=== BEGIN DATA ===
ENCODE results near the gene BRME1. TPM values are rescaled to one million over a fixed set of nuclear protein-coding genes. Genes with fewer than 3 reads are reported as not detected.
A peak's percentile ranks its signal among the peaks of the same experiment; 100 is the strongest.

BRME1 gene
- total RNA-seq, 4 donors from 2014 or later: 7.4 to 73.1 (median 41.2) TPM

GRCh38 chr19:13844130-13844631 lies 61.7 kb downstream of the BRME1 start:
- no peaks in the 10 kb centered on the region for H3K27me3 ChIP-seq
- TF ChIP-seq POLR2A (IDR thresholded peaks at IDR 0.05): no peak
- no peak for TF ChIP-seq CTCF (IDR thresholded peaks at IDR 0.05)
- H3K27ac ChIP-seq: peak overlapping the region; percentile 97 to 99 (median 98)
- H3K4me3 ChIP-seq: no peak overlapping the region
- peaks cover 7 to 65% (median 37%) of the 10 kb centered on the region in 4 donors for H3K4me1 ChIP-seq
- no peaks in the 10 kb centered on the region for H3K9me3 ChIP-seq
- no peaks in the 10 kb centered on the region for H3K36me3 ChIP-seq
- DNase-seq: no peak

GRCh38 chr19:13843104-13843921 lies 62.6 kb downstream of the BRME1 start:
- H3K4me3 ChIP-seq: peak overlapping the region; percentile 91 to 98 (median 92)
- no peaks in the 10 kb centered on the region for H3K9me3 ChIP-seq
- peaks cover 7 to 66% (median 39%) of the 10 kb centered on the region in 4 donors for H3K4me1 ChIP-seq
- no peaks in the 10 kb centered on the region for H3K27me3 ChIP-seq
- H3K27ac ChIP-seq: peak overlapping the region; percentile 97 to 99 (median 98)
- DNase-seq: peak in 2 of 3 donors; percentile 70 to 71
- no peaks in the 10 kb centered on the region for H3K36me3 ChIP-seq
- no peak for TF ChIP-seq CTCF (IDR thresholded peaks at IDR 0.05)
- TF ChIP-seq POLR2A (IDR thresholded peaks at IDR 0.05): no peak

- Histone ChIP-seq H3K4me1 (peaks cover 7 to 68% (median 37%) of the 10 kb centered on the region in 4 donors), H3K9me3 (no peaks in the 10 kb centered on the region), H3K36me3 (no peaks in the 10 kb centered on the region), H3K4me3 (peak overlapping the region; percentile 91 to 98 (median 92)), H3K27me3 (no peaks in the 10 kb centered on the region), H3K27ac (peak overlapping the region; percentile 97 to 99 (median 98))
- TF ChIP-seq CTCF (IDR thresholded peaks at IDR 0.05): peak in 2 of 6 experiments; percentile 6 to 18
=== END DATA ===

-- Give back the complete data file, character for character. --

ENCODE results near the gene BRME1. TPM values are rescaled to one million over a fixed set of nuclear protein-coding genes. Genes with fewer than 3 reads are reported as not detected.
A peak's percentile ranks its signal among the peaks of the same experiment; 100 is the strongest.

BRME1 gene
- total RNA-seq, 4 donors from 2014 or later: 7.4 to 73.1 (median 41.2) TPM

GRCh38 chr19:13844130-13844631 lies 61.7 kb downstream of the BRME1 start:
- no peaks in the 10 kb centered on the region for H3K27me3 ChIP-seq
- TF ChIP-seq POLR2A (IDR thresholded peaks at IDR 0.05): no peak
- no peak for TF ChIP-seq CTCF (IDR thresholded peaks at IDR 0.05)
- H3K27ac ChIP-seq: peak overlapping the region; percentile 97 to 99 (median 98)
- H3K4me3 ChIP-seq: no peak overlapping the region
- peaks cover 7 to 65% (median 37%) of the 10 kb centered on the region in 4 donors for H3K4me1 ChIP-seq
- no peaks in the 10 kb centered on the region for H3K9me3 ChIP-seq
- no peaks in the 10 kb centered on the region for H3K36me3 ChIP-seq
- DNase-seq: no peak

GRCh38 chr19:13843104-13843921 lies 62.6 kb downstream of the BRME1 start:
- H3K4me3 ChIP-seq: peak overlapping the region; percentile 91 to 98 (median 92)
- no peaks in the 10 kb centered on the region for H3K9me3 ChIP-seq
- peaks cover 7 to 66% (median 39%) of the 10 kb centered on the region in 4 donors for H3K4me1 ChIP-seq
- no peaks in the 10 kb centered on the region for H3K27me3 ChIP-seq
- H3K27ac ChIP-seq: peak overlapping the region; percentile 97 to 99 (median 98)
- DNase-seq: peak in 2 of 3 donors; percentile 70 to 71
- no peaks in the 10 kb centered on the region for H3K36me3 ChIP-seq
- no peak for TF ChIP-seq CTCF (IDR thresholded peaks at IDR 0.05)
- TF ChIP-seq POLR2A (IDR thresholded peaks at IDR 0.05): no peak

- Histone ChIP-seq H3K4me1 (peaks cover 7 to 68% (median 37%) of the 10 kb centered on the region in 4 donors), H3K9me3 (no peaks in the 10 kb centered on the region), H3K36me3 (no peaks in the 10 kb centered on the region), H3K4me3 (peak overlapping the region; percentile 91 to 98 (median 92)), H3K27me3 (no peaks in the 10 kb centered on the region), H3K27ac (peak overlapping the region; percentile 97 to 99 (median 98))
- TF ChIP-seq CTCF (IDR thresholded peaks at IDR 0.05): peak in 2 of 6 experiments; percentile 6 to 18